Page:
“You ran out the front door?” he repeated. A smile came slowly to one side of his mouth, as if he’d just unearthed a clue, and I took this as a sign that maybe I’d be okay. But I kept my hand on my chest anyway, and when he told me my heart was starting to slow, I could feel it was true. According to him, my blood was one hundred percent saturated with oxygen, my lungs were clear, and my heart, though fast, was beating in a normal rhythm. At the uncertainty in my voice as I declined a trip to the hospital, he told me not to worry. “We have a lady who calls all the time with panic attacks,” he said, still with that smile.
Panic attacks? How could something so physical—the pounding heart, the shaking hands, the tunnel vision—have been a product of my own mind? I wanted to call Larry, but he was in the operating room, removing a tumor from a patient’s brain. So after the ambulance left, I Googled my symptoms and stared at words like hypoglycemia, thyroid disease, heart arrhythmia. My face turned cold with recognition at the last: there was my diagnosis—a heart arrhythmia. Though the EMT had told me otherwise, my belief lived far deeper than his words could reach: these words in front of me, as bold as truth, were confirmation of a lifelong fear.
I’d first suspected something was wrong with my heart when I was eleven and noticed it thumping in my chest. My sister and stepbrother let me check their chests, but theirs were still. “Look,” I said, pointing at mine, “it’s moving!” Later, when the school nurse told me the reason my heartbeat was visible was simply that I was skinny, I didn’t entirely trust her. I worried constantly over my defective heart, and for months after she shooed me back to class, I regularly took my pulse and the pulses of my friends. Mine was always the fastest.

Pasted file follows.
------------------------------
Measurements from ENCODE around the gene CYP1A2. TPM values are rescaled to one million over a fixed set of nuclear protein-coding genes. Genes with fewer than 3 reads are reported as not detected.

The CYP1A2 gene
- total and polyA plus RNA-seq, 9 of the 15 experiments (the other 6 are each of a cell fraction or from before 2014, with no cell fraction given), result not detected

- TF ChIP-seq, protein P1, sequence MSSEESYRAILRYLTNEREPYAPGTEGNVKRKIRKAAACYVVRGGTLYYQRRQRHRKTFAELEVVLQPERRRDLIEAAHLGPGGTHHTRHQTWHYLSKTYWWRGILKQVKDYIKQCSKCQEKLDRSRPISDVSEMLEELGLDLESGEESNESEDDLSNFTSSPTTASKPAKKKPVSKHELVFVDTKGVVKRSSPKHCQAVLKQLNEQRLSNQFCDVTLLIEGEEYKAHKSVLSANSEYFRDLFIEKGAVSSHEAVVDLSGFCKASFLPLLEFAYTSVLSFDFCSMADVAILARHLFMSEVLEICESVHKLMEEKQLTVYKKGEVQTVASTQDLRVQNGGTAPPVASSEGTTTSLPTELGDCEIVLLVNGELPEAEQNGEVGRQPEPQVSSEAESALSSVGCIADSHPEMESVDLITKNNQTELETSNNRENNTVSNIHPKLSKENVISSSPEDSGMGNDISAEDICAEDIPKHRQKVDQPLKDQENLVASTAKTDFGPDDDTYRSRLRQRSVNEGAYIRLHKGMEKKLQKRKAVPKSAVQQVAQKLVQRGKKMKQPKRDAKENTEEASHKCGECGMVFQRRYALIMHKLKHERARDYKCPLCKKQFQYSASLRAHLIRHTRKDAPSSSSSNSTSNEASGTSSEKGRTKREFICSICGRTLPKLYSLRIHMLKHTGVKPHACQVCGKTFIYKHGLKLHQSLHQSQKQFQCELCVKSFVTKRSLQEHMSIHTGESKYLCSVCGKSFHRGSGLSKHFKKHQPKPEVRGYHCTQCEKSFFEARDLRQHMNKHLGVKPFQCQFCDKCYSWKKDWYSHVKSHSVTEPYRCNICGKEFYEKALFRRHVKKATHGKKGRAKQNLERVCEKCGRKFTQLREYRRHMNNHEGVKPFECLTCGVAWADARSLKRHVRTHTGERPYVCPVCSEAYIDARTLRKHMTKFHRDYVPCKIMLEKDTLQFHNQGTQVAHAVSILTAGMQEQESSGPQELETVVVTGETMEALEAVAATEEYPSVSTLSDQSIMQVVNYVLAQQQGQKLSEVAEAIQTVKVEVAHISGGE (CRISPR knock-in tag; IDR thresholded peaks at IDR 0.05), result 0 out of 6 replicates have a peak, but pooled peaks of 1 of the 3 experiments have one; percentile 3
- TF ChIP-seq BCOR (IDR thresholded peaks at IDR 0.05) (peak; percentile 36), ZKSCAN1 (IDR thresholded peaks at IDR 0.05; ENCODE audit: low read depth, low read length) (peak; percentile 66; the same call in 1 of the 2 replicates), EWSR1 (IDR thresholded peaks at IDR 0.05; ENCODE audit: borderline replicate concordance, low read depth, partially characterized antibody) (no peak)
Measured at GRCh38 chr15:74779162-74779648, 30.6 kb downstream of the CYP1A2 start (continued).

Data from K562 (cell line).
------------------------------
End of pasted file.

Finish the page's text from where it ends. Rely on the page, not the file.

Now that my childhood fear had come full circle, I didn’t know whether to gloat or start planning my will. Instead, I looked up one more thing: panic attacks. There again, my symptoms matched. I was surprised to find that panic attacks can strike “out of the blue” and are often initially mistaken for heart attacks. But in reality, a panic attack is simply a fight-flight response that occurs at the wrong time—like a fire alarm going off when there’s no fire.
I abandoned the sea of disorienting medical text on my computer and the sketchy websites that promised a cure in exchange for my credit card number, and spent the rest of the day feeling shaky and alone. The hours trickled by, and when Larry came home that evening, I approached him solemnly in the foyer and told him my news. “I think something’s wrong with my heart. Also, I may have had a panic attack.”
Larry, being a thoughtful and steady man, and also a man who, unlike me, took his time when given information to which he was expected to respond, went about his usual habit of unloading his keys and wallet onto the front table, then walking into the kitchen to place the mail on the counter. We gave each other the standard hug and kiss, and then he asked, “What happened?”